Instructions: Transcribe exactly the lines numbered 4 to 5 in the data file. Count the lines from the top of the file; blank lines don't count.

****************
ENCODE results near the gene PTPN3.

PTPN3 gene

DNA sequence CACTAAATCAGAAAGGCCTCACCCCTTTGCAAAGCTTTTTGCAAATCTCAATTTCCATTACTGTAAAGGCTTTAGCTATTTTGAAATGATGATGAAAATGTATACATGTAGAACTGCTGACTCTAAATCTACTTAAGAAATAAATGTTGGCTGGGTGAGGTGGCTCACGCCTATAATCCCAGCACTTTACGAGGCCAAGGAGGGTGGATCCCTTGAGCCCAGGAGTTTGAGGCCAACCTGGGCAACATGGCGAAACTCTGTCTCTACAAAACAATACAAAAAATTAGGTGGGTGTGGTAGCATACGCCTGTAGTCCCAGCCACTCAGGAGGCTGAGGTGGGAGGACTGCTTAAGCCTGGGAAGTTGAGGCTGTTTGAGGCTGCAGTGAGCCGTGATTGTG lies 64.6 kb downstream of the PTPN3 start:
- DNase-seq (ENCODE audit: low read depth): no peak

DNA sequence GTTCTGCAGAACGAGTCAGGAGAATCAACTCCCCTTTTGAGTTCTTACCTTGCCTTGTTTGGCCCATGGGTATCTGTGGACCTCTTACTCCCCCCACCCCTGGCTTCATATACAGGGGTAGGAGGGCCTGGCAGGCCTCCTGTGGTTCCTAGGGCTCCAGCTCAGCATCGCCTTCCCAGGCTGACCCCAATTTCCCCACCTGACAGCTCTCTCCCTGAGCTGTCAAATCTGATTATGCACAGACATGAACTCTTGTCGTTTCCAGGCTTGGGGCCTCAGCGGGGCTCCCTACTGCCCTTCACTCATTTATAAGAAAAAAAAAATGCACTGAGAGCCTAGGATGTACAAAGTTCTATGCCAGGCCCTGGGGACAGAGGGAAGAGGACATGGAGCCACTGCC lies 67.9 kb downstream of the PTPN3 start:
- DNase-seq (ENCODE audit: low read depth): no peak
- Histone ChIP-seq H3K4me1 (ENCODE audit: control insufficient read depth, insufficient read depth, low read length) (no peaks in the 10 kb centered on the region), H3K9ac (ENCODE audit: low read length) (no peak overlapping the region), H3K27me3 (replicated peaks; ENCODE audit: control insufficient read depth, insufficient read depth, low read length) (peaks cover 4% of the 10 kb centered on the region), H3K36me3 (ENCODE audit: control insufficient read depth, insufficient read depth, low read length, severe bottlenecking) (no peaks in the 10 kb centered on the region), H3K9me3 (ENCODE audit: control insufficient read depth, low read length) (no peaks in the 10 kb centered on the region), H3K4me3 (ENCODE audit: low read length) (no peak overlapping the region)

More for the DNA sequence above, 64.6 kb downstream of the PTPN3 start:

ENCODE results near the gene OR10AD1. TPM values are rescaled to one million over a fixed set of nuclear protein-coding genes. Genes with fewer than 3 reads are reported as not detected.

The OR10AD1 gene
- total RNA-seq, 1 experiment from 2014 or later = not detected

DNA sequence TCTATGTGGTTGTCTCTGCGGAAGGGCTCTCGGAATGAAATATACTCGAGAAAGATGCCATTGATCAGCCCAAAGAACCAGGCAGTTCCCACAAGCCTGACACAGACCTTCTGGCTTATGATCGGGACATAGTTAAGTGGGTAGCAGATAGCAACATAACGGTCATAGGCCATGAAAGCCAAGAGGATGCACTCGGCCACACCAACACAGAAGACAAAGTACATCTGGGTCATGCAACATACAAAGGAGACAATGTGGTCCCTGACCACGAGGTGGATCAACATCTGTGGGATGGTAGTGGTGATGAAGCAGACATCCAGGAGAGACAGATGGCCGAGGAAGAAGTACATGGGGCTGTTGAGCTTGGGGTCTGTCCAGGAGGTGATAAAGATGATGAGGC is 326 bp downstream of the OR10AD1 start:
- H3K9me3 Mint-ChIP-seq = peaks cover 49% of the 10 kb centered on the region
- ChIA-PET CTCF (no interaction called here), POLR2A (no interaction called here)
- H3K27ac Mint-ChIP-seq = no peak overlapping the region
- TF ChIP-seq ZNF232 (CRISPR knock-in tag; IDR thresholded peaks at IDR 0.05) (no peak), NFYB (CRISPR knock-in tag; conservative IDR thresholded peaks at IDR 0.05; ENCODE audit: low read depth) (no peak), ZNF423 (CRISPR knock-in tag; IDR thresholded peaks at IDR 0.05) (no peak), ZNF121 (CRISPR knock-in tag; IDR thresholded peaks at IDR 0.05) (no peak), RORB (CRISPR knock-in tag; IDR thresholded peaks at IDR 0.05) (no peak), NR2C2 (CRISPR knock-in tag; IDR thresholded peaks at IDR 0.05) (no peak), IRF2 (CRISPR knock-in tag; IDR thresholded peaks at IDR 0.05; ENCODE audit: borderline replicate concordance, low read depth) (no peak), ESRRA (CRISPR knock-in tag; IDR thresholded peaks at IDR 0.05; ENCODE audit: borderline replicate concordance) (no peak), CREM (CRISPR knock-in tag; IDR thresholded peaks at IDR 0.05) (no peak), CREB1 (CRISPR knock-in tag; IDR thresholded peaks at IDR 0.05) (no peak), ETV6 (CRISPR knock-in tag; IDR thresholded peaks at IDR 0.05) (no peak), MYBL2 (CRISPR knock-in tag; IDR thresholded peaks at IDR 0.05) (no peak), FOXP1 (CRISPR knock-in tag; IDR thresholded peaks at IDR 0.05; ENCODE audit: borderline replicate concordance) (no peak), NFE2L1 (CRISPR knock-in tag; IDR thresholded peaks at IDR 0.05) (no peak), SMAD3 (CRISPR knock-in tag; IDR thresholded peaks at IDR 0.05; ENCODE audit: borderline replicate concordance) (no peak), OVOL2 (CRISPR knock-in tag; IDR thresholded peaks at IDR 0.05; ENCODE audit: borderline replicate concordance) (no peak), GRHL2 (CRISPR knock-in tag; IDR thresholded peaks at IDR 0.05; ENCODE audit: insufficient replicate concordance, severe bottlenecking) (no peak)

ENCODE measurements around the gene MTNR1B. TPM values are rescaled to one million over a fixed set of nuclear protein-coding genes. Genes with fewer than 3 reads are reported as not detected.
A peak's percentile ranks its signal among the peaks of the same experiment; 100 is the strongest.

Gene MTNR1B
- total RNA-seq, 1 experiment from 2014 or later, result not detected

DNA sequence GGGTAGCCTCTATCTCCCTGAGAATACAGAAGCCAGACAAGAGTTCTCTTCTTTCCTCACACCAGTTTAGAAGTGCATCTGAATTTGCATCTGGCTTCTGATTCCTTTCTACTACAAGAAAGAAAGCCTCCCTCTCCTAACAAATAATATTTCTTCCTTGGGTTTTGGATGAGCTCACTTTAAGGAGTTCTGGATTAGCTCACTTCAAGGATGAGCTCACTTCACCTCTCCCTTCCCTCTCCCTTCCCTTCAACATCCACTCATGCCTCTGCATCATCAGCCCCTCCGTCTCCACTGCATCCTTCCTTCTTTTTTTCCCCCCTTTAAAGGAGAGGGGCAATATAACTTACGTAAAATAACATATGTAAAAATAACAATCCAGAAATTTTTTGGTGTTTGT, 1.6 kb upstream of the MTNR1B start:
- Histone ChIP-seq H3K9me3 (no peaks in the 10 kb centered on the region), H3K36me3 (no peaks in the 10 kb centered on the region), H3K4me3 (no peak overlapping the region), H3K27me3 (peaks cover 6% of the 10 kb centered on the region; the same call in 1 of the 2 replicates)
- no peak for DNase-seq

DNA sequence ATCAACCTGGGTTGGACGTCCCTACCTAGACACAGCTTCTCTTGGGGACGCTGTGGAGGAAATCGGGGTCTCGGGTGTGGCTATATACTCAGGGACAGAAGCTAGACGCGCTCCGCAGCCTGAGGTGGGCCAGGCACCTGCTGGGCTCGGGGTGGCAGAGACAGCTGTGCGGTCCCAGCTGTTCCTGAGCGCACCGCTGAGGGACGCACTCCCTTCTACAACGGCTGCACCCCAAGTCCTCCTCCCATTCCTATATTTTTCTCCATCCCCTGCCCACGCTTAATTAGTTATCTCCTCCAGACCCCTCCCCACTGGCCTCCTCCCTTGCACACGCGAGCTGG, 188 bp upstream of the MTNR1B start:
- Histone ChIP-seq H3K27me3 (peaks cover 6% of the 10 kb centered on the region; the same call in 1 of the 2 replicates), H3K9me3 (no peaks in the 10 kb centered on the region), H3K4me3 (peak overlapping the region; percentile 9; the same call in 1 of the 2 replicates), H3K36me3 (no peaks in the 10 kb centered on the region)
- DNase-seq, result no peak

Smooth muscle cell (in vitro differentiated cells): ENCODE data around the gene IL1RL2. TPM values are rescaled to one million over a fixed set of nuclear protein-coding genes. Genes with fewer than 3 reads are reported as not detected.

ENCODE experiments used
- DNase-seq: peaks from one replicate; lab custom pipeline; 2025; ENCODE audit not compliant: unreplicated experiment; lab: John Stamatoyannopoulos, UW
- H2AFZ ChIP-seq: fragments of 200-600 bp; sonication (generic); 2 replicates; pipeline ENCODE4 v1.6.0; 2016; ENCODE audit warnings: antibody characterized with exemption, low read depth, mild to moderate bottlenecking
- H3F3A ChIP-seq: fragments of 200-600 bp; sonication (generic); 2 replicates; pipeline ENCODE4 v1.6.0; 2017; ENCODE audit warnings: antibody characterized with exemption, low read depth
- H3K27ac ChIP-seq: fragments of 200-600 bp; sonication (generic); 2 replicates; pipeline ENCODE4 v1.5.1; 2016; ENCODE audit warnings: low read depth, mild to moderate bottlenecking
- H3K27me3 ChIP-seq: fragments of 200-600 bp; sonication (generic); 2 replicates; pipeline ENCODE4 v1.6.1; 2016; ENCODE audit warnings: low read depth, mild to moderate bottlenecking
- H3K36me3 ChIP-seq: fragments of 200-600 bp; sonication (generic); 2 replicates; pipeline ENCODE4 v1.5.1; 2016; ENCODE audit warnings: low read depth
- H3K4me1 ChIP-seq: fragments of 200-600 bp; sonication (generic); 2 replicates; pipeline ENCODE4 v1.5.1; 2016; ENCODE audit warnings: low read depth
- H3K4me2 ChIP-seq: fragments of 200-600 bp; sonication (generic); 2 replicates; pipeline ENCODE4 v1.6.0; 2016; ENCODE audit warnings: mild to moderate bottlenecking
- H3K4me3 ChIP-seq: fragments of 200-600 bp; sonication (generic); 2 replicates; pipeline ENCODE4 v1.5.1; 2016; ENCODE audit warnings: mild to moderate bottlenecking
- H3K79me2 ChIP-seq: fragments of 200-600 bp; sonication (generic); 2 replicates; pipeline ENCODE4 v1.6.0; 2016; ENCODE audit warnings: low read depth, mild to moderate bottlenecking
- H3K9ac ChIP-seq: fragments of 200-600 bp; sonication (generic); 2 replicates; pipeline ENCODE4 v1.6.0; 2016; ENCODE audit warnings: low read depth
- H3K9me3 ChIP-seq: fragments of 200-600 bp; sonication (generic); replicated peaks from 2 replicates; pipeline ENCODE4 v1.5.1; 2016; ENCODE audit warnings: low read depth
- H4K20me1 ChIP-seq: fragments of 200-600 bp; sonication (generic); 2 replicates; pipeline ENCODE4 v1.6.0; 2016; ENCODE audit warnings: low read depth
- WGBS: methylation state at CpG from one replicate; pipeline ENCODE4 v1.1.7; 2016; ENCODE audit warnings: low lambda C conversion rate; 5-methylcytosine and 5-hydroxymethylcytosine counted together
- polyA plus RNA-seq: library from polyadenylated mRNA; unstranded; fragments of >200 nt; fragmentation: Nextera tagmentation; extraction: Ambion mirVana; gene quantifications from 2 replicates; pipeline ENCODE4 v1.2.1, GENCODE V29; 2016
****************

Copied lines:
- DNase-seq (ENCODE audit: low read depth): no peak

DNA sequence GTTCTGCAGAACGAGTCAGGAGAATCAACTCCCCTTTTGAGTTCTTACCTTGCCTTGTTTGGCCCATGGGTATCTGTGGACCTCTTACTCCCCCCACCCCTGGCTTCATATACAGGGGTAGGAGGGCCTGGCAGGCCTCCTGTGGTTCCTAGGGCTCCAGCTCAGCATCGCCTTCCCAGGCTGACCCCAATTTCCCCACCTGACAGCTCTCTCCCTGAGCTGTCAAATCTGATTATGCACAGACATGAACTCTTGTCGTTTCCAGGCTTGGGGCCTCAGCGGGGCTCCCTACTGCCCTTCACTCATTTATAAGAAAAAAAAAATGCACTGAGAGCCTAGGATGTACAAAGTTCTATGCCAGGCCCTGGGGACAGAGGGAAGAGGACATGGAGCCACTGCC lies 67.9 kb downstream of the PTPN3 start: